A Writing Instructor’s Job Description

In Paragraph City we have two sorts of job descriptions. One description belongs to contracts and much attention is paid to them except when we do our jobs. The other kind are unwritten and we live our professional lives by them. This is that kind, for an instructor of writing:

  • You will teach the student how to think, including such fundamentals as whole thoughts/whole sentences and the observation that perfectly chosen verbs and adverbs and adjectives require. You will teach reflection by teaching narration, and in cause-effect you will set in motion in your student the great philosophical “Why,” including the why that others ask but also the why that the self asks, painfully and curiously and thankfully. You will make possible the Other and the Mirror by teaching your student to make comparisons and to contrast. You will require the student to have ideas, to organize information and emotions around him, to identify questions worth the unraveling. You will insist the student has a self, that this self has a unique voice, and that one human voice written down into words can change this humanunkind.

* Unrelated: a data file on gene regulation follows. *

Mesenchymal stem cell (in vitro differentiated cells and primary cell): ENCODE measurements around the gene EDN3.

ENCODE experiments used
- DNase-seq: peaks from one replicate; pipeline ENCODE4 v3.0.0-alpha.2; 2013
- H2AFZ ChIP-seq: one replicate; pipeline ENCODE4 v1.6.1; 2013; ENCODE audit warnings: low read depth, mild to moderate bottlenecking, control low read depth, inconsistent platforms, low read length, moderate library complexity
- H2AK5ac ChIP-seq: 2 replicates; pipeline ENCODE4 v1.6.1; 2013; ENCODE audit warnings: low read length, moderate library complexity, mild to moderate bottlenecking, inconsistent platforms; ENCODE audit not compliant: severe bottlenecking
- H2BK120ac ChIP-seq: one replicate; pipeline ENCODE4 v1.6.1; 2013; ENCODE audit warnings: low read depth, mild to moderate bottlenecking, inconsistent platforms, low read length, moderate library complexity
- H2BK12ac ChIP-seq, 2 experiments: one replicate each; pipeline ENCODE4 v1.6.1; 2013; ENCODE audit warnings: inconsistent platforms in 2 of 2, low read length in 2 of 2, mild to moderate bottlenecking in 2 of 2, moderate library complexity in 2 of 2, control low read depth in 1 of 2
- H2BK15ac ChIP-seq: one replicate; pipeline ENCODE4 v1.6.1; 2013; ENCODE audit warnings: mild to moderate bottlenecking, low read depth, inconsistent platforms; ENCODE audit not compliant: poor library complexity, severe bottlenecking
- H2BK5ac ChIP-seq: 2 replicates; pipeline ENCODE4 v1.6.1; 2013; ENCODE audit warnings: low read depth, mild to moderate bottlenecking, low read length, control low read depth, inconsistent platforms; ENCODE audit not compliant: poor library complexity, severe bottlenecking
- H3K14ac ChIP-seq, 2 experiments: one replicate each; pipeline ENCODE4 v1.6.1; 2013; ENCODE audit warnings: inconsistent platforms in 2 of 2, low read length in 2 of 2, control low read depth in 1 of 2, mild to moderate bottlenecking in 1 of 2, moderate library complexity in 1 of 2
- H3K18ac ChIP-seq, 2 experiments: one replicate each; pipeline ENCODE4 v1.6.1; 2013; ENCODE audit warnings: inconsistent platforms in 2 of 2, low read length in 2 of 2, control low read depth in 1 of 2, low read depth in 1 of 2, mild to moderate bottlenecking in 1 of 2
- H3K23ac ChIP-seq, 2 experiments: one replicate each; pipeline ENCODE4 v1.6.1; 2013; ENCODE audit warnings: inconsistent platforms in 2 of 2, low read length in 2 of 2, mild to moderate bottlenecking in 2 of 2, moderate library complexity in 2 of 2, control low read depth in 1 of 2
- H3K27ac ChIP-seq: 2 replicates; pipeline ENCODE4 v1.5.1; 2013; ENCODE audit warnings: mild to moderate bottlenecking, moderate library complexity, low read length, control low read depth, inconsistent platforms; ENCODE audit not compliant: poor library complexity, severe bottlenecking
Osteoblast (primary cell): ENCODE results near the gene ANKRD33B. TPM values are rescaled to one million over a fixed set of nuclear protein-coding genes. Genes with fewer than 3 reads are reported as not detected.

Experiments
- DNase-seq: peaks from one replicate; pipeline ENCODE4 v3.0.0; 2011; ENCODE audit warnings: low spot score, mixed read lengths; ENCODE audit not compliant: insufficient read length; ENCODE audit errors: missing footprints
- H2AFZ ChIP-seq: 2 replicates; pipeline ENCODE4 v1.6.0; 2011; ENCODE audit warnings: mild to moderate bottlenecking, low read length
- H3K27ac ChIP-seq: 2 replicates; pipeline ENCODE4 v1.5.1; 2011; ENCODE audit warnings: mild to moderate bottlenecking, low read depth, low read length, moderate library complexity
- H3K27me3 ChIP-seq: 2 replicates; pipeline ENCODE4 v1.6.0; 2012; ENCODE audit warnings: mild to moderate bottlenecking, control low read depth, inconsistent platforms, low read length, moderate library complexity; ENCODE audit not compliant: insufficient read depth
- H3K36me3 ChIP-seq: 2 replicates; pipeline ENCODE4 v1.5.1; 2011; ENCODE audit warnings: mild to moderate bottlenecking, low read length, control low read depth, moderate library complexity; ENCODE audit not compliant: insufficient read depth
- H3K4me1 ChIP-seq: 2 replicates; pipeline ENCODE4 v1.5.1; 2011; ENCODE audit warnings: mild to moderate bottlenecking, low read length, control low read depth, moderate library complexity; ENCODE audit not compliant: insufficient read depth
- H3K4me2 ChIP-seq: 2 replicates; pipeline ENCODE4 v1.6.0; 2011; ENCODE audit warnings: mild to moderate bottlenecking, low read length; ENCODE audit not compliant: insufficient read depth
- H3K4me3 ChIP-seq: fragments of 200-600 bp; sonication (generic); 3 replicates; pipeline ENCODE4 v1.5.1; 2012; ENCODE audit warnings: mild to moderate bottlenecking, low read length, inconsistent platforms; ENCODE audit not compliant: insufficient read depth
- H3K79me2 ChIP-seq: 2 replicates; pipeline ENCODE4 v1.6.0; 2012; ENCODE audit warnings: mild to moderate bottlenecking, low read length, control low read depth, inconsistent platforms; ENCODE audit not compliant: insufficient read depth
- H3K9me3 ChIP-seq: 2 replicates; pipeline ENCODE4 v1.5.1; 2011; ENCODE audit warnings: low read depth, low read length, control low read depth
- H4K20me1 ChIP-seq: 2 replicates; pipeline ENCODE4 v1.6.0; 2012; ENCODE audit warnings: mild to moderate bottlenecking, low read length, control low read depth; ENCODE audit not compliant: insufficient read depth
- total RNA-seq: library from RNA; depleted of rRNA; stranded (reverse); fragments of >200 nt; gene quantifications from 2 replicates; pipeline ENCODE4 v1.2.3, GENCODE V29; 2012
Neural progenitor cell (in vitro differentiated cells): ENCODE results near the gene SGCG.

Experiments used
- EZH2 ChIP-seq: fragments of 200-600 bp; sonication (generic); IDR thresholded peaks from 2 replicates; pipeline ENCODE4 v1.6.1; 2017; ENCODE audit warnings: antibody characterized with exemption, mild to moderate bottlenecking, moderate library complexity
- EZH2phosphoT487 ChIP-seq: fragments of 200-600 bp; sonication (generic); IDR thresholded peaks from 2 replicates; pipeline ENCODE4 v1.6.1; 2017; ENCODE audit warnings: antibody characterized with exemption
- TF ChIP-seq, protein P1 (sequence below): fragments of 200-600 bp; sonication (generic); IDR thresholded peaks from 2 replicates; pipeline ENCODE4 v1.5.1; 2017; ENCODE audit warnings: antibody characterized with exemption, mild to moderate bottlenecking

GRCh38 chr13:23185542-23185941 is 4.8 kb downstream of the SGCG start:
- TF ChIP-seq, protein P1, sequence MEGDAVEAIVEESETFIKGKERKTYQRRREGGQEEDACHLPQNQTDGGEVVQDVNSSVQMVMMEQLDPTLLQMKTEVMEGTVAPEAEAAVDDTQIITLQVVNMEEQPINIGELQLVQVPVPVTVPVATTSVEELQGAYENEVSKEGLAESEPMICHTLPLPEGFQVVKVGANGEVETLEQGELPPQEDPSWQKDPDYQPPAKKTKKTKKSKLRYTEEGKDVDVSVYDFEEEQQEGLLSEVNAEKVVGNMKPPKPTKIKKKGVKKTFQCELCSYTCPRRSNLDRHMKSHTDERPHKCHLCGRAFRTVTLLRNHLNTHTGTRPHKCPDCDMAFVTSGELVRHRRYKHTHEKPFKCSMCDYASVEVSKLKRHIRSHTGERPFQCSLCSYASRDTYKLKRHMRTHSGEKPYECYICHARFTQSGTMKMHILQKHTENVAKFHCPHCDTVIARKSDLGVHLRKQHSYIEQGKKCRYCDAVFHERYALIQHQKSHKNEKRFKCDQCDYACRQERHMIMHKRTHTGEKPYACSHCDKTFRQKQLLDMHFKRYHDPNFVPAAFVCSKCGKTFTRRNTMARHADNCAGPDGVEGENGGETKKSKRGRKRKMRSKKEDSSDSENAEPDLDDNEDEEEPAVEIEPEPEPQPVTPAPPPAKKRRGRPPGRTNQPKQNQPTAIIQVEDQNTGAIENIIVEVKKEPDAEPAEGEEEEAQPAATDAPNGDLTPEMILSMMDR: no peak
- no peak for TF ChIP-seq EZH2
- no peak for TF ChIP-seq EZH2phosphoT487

• You will teach the student how to listen, largely by being the listener. You will read what your student has written and what she wanted to say but didn’t and what she didn’t know she had to say, and in doing so you will hear her in ways that she may have never been heard before. You will tell your student what you hear when you read him, and ask him to think about how close to the truth he has come, or could come.
  • You will instill in the student an unending dissatisfaction with everything she will ever write, and those who understand writing properly will come to realize that perfection is ahead of them, ever beyond the next rewrite, and that life is optimistic, always available to be made better in the next revision.
  • You will teach your student that she can discover what she has to say in the act of writing it. That this marvelous, supple, infinite mother tongue is the most powerful tool a mind can have, so much so that when writing well it seems the mind serves the language as often as the language serves the mind.
  • Your lessons will show your student that we are lonely, isolated, distant beings all adrift like leaves on a stream, and that our words are all we have to bring our lively, thoughtful lives together. You will tell him that being understood is a miracle of multiple dimensions, waiting to be enacted between his words and his reader.


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